Then in 1980, after an acrimonious split with the club in the wake of President George Harris’ removal, Jezza was cleared to St Kilda. He played a further 23 games as captain-coach of the struggling Saints, until the injury toll on his aging body forced his retirement, eight games into the following season.
Jezza’s defection had been resented in some quarters at Princes Park, but by 1987 relationships were on the way to being restored when Alex was inducted into the Carlton Hall of Fame. Two years later in 1989, he came back to the fold as senior coach of the Blues when sacked Robert Walls was dumped part way through the season. He held the position until the end of 1990, and a couple of seasons later, briefly coached VFA club Coburg.
The Carlton Football Club won a record sixteenth VFL/AFL Premiership in 1995, and in September of the following year there was jubilation again at Princes Park when “Alexander the Great” was named on a half-forward flank in the AFL's Team of the 20th Century. In May 2000 he was an automatic selection in the Blues’ Team of the Century, and eight years later - well past the appropriate time, according to all Carlton supporters - he was officially sanctioned as an AFL Legend.
Then, in June 2014, during celebrations marking Carlton's 150th year of VFL/AFL competition, Jezza was officially recognised as one of the five greatest Blues of that time, alongside John Nicholls, Stephen Kernahan, Bruce Doull and Stephen Silvagni.
FootnotesIn Jesaulenko’s sensational first year at Carlton in 1967, he polled 15 Brownlow Medal votes – more than any other Blue. Meanwhile, over at Fitzroy, another outstanding first-year prospect; 17 year-old John Murphy, also topped his club’s votes. Four decades later in 2006, John Murphy’s highly-talented son Marc made his debut for the Navy Blues.
1966 Anslie downs Eastlake in Rules semi finalAlex's Eastlake was beaten in the second semi final.
To read the Canberra Times' report, and see a photo of young Alex taking a screamer, click here> http://nla.gov.au/nla.news-article107889405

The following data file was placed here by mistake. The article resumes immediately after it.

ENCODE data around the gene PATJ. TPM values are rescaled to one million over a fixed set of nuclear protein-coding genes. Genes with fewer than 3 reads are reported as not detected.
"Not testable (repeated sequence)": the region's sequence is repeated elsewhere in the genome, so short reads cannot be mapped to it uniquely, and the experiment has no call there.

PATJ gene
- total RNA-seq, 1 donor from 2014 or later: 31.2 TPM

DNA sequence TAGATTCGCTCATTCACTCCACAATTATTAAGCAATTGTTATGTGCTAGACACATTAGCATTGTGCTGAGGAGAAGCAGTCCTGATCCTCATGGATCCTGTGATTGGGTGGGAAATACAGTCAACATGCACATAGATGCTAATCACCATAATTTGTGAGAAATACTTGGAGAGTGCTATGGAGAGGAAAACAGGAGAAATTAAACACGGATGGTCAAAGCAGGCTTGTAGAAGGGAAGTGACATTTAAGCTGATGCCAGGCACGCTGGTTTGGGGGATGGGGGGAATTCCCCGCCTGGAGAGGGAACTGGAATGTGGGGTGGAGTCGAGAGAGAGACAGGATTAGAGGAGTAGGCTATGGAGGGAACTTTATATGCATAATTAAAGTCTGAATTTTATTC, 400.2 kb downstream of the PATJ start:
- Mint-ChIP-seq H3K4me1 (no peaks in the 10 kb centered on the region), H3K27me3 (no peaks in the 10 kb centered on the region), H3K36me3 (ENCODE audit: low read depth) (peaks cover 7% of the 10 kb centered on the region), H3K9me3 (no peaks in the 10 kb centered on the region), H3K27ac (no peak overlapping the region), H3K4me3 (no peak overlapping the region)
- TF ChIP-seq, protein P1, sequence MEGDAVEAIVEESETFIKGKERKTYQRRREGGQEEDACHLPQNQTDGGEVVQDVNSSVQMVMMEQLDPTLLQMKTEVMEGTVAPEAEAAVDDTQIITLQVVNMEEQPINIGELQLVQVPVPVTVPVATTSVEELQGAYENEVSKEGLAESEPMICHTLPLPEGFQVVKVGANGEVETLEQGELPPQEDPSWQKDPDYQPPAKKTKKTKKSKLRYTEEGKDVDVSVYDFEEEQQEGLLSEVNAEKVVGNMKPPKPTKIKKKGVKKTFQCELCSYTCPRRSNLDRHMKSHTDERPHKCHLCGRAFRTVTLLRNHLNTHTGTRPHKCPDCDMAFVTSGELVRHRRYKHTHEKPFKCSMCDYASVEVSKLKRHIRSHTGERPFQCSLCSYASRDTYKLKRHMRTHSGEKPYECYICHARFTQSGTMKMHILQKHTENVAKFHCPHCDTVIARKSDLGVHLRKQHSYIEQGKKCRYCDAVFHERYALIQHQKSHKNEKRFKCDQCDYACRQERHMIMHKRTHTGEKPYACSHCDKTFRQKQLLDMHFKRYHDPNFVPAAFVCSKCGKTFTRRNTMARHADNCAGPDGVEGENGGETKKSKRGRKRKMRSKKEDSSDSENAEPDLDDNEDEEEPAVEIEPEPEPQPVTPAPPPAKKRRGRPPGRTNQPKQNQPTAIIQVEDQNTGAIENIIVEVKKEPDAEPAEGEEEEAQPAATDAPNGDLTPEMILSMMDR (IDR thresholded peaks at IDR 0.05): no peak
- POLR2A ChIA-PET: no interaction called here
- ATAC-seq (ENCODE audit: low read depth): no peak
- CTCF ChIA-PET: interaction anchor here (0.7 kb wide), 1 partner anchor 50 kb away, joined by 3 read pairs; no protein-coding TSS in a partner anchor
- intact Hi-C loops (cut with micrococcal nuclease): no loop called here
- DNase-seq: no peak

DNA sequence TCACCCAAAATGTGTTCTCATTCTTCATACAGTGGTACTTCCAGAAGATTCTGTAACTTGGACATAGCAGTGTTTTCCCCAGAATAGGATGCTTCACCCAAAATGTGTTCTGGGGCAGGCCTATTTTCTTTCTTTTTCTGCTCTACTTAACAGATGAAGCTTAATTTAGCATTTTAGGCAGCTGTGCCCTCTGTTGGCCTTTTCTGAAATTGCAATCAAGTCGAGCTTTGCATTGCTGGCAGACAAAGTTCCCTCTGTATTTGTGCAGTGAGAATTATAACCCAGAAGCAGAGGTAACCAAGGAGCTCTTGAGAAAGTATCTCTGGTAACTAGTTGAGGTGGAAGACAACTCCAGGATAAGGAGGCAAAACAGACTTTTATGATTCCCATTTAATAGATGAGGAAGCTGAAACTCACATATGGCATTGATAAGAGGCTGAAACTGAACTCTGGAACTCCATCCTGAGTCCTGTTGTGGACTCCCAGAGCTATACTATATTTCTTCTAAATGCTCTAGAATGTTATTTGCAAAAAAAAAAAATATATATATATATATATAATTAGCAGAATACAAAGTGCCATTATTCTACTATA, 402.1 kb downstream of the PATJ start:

1966 Mr. Football of the ACTALEX JESAULENKO (Eastlake)
"The 'Mr. Football' of the ACT. Alex is capable of rising to great heights. A quick thinker and an unselfish teamman he does not know the meaning of defeat." (Canberra Times 09 July p35)
Alex Jesaulenko would finish second in the 1966 ACT Mulrooney Medal with 14 votes, 5 behind the winner.
1967 Club deputation on JesaulenkoEastlake on a technicality had refused a clearance for Alex. President George Harris and club secretary Gerald Burke went to Canberra in March to sort out the problem.
Jesaulenko was already at Carlton playing in practice matches.
To read the Canberra Times report click here> http://nla.gov.au/nla.news-article107033189
Video Clips Of Alex Jesaulenko:Jezza's Legendary Screamer Over Jerker Jenkin
Jezza's Amazing Hanger Versus Richmond
Jezza Takes A Screamer For Victoria
Milestones50 Games: Round 17, 1969 vs Geelong
100 Games: Round 3, 1972 vs South Melbourne
150 Games: Round 8, 1974 vs Footscray
200 Games: Round 2, 1977 vs Fitzroy
250 Games: Round 12, 1979 vs Geelong
100 Goals: Round 16, 1969 vs South Melbourne
200 Goals: Round 16, 1970 vs St Kilda
300 Goals: Round 8, 1972 vs St Kilda
400 Goals: Round 19, 1976 vs St Kilda
Career Highlights1967 - Terry Ogden Memorial Trophy: Best First Year Player Award
1967 - 3rd in Brownlow Medal Count
1968 - Premiership Player
1969 - 5th Best & Fairest: won on countback
1970 - Arthur Reyment Memorial Trophy: 2nd Best & Fairest
1970 - 3rd in Brownlow Medal Count
1970 - Club's Leading Goalkicker
1970 - Premiership Player
1971 - Club's Leading Goalkicker
1972 - 4th Best & Fairest
1972 - Premiership Player
1973 - 10th Best & Fairest
1974 - Equal 7th Best & Fairest
1975 - Robert Reynolds Memorial Trophy - Best & Fairest Award
1975 - Australian Football Media Association Awards | AFLMA Most Valuable Player
1978 - 6th Best & Fairest
1979 - 9th Best & Fairest
1979 - Premiership Captain / Coach
LinksArticles: Big Name Recruits to Carlton | The 1970 Prelim | 1979: Goodbye Jezza and George | Folklore: Jesaulenko, You Beauty! | Carlton's Magnificent Seven
Blueseum: Summary of playing statistics for Jezza | Career Breakdown for Jezza | Jezza's big goals hauls | Coaches | Jezza's Blueseum Image Gallery
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- Barry Armstrong portrait.jpg
- Wes Lofts 1976.jpg
- Wes Lofts 1976.jpg
- Mick Malthouse in a typical pose during his time at Carlton..jpg
- Jim Francis portrait.jpg
- David Dickson - Vic Metro coach 2005.jpg
- David Dickson 1972.jpg